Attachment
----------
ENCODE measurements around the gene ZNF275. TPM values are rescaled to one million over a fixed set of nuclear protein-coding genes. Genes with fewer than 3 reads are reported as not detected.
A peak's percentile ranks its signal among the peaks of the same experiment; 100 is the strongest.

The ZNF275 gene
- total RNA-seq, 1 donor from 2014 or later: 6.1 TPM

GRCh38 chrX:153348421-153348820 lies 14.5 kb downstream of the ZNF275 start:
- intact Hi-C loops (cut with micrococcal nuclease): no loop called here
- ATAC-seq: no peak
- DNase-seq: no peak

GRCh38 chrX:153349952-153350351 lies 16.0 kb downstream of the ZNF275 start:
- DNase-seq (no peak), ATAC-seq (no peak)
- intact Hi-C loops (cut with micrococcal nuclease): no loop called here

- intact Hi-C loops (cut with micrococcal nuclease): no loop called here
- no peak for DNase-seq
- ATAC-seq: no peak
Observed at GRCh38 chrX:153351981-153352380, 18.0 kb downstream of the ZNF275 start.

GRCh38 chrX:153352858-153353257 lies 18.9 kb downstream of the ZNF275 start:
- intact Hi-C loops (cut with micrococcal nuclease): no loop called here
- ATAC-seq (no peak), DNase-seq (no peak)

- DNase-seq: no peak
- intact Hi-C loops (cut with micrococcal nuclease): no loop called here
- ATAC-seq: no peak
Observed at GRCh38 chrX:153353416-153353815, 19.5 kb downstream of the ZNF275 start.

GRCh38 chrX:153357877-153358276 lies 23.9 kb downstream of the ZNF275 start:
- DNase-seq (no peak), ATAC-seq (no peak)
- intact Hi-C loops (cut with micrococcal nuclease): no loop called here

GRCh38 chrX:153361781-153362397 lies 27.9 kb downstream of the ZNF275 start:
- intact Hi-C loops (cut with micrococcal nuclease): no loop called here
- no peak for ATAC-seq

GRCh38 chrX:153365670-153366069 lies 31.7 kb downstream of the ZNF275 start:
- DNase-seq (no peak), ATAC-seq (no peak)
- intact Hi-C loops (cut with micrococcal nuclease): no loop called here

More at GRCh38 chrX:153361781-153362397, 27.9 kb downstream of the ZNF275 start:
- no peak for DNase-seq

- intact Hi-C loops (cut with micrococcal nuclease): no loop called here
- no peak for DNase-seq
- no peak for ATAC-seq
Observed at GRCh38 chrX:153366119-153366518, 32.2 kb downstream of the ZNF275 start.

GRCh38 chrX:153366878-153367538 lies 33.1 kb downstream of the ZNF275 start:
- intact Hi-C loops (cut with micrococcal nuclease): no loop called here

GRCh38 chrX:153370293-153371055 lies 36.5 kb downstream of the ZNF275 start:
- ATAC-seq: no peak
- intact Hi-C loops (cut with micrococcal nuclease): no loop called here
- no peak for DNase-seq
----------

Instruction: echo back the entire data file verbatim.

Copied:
ENCODE measurements around the gene ZNF275. TPM values are rescaled to one million over a fixed set of nuclear protein-coding genes. Genes with fewer than 3 reads are reported as not detected.
A peak's percentile ranks its signal among the peaks of the same experiment; 100 is the strongest.

The ZNF275 gene
- total RNA-seq, 1 donor from 2014 or later: 6.1 TPM

GRCh38 chrX:153348421-153348820 lies 14.5 kb downstream of the ZNF275 start:
- intact Hi-C loops (cut with micrococcal nuclease): no loop called here
- ATAC-seq: no peak
- DNase-seq: no peak

GRCh38 chrX:153349952-153350351 lies 16.0 kb downstream of the ZNF275 start:
- DNase-seq (no peak), ATAC-seq (no peak)
- intact Hi-C loops (cut with micrococcal nuclease): no loop called here

- intact Hi-C loops (cut with micrococcal nuclease): no loop called here
- no peak for DNase-seq
- ATAC-seq: no peak
Observed at GRCh38 chrX:153351981-153352380, 18.0 kb downstream of the ZNF275 start.

GRCh38 chrX:153352858-153353257 lies 18.9 kb downstream of the ZNF275 start:
- intact Hi-C loops (cut with micrococcal nuclease): no loop called here
- ATAC-seq (no peak), DNase-seq (no peak)

- DNase-seq: no peak
- intact Hi-C loops (cut with micrococcal nuclease): no loop called here
- ATAC-seq: no peak
Observed at GRCh38 chrX:153353416-153353815, 19.5 kb downstream of the ZNF275 start.

GRCh38 chrX:153357877-153358276 lies 23.9 kb downstream of the ZNF275 start:
- DNase-seq (no peak), ATAC-seq (no peak)
- intact Hi-C loops (cut with micrococcal nuclease): no loop called here

GRCh38 chrX:153361781-153362397 lies 27.9 kb downstream of the ZNF275 start:
- intact Hi-C loops (cut with micrococcal nuclease): no loop called here
- no peak for ATAC-seq

GRCh38 chrX:153365670-153366069 lies 31.7 kb downstream of the ZNF275 start:
- DNase-seq (no peak), ATAC-seq (no peak)
- intact Hi-C loops (cut with micrococcal nuclease): no loop called here

More at GRCh38 chrX:153361781-153362397, 27.9 kb downstream of the ZNF275 start:
- no peak for DNase-seq

- intact Hi-C loops (cut with micrococcal nuclease): no loop called here
- no peak for DNase-seq
- no peak for ATAC-seq
Observed at GRCh38 chrX:153366119-153366518, 32.2 kb downstream of the ZNF275 start.

GRCh38 chrX:153366878-153367538 lies 33.1 kb downstream of the ZNF275 start:
- intact Hi-C loops (cut with micrococcal nuclease): no loop called here

GRCh38 chrX:153370293-153371055 lies 36.5 kb downstream of the ZNF275 start:
- ATAC-seq: no peak
- intact Hi-C loops (cut with micrococcal nuclease): no loop called here
- no peak for DNase-seq